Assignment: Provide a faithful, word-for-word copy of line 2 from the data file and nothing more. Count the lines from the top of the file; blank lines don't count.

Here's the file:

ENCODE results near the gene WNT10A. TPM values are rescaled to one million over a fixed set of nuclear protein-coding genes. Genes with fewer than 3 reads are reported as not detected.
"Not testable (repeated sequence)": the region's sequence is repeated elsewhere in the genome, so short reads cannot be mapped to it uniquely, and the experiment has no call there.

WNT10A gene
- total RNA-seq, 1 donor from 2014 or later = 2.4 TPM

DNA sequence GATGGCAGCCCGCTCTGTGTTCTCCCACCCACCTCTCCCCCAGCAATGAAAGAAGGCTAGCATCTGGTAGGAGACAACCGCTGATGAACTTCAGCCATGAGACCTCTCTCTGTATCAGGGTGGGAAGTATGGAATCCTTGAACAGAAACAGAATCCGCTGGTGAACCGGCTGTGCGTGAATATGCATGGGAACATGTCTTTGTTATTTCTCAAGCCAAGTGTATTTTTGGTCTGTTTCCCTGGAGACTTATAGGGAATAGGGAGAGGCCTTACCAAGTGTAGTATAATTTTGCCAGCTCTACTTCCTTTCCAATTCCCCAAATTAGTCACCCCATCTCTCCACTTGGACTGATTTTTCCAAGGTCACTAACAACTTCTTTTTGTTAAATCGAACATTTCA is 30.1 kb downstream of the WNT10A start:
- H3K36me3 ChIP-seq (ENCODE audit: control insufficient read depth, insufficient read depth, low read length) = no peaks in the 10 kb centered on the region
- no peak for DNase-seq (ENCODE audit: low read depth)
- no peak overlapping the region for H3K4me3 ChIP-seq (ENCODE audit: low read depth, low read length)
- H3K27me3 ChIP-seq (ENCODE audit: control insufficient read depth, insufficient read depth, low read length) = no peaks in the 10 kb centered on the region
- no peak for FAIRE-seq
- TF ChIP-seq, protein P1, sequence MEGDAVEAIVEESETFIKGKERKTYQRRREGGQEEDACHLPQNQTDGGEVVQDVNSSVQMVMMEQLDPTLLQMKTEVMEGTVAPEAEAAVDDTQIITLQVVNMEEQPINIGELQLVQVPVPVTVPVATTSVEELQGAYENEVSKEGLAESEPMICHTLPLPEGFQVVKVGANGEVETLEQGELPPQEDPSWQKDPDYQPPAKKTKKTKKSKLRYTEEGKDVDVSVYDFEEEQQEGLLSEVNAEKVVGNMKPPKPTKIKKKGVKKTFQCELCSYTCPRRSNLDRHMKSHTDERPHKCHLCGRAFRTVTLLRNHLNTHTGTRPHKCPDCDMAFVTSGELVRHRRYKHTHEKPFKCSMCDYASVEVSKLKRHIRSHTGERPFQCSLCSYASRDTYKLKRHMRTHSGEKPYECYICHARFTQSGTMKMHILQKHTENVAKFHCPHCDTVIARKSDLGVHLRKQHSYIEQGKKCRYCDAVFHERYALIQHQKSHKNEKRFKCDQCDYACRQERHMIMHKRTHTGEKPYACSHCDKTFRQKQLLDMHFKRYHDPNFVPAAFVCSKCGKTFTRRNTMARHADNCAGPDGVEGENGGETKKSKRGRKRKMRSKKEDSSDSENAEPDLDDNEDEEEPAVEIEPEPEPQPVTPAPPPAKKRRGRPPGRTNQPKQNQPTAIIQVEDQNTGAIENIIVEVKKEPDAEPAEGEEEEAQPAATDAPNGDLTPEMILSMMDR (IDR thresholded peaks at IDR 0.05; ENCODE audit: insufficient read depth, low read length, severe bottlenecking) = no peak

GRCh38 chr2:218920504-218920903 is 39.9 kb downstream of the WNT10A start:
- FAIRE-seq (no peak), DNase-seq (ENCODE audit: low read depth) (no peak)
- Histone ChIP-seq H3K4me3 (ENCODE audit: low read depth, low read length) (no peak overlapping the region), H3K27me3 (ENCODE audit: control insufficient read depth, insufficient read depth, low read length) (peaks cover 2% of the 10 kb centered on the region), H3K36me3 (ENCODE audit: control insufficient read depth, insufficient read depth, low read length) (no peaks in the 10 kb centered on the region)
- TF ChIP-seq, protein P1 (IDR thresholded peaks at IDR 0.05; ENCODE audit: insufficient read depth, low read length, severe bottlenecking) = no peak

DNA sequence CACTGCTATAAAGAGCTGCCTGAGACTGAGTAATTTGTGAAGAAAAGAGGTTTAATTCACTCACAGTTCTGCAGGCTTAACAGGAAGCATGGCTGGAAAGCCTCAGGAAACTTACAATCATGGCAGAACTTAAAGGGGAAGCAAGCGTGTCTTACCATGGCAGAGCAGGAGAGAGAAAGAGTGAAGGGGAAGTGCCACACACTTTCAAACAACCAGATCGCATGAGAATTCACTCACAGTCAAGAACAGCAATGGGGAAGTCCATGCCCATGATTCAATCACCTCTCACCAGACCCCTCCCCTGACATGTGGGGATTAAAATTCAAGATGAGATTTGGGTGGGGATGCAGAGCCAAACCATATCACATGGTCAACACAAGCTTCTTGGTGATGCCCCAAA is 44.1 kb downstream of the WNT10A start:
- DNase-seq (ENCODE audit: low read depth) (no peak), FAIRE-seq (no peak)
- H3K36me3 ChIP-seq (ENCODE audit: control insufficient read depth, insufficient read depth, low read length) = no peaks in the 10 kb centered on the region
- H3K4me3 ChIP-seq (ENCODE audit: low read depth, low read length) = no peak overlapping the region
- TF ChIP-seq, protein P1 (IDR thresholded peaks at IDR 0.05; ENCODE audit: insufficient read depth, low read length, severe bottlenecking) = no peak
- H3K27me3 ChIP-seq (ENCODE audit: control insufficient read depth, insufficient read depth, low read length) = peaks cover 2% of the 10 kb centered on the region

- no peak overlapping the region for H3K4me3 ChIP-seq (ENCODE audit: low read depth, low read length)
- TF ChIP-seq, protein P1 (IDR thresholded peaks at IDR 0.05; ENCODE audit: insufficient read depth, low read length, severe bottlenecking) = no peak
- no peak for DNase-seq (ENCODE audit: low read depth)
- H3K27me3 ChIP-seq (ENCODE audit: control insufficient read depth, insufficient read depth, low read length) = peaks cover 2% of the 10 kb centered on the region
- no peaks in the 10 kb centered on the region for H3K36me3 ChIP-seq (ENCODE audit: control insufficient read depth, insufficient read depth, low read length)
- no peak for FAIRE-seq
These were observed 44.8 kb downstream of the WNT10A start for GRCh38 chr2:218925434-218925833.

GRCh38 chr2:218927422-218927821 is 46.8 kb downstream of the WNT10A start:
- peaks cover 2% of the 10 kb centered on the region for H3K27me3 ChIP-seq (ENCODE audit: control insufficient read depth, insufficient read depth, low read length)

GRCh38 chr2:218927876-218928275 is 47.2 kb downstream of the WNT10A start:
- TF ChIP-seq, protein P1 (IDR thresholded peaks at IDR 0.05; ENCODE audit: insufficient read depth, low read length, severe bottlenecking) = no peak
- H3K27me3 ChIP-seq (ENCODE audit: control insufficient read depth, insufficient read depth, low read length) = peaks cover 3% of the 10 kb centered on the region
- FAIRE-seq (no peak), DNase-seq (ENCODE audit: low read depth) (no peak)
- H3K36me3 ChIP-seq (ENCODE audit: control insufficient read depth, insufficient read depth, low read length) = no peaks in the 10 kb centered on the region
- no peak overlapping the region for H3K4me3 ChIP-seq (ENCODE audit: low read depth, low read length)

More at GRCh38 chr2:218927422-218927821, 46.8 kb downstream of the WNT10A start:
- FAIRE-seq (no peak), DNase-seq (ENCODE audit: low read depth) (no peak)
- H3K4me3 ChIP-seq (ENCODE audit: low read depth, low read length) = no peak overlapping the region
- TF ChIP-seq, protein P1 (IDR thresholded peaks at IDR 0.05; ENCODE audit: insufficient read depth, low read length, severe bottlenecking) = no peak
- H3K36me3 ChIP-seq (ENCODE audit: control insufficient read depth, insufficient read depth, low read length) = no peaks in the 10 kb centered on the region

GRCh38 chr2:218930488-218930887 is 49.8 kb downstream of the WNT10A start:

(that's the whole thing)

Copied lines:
"Not testable (repeated sequence)": the region's sequence is repeated elsewhere in the genome, so short reads cannot be mapped to it uniquely, and the experiment has no call there.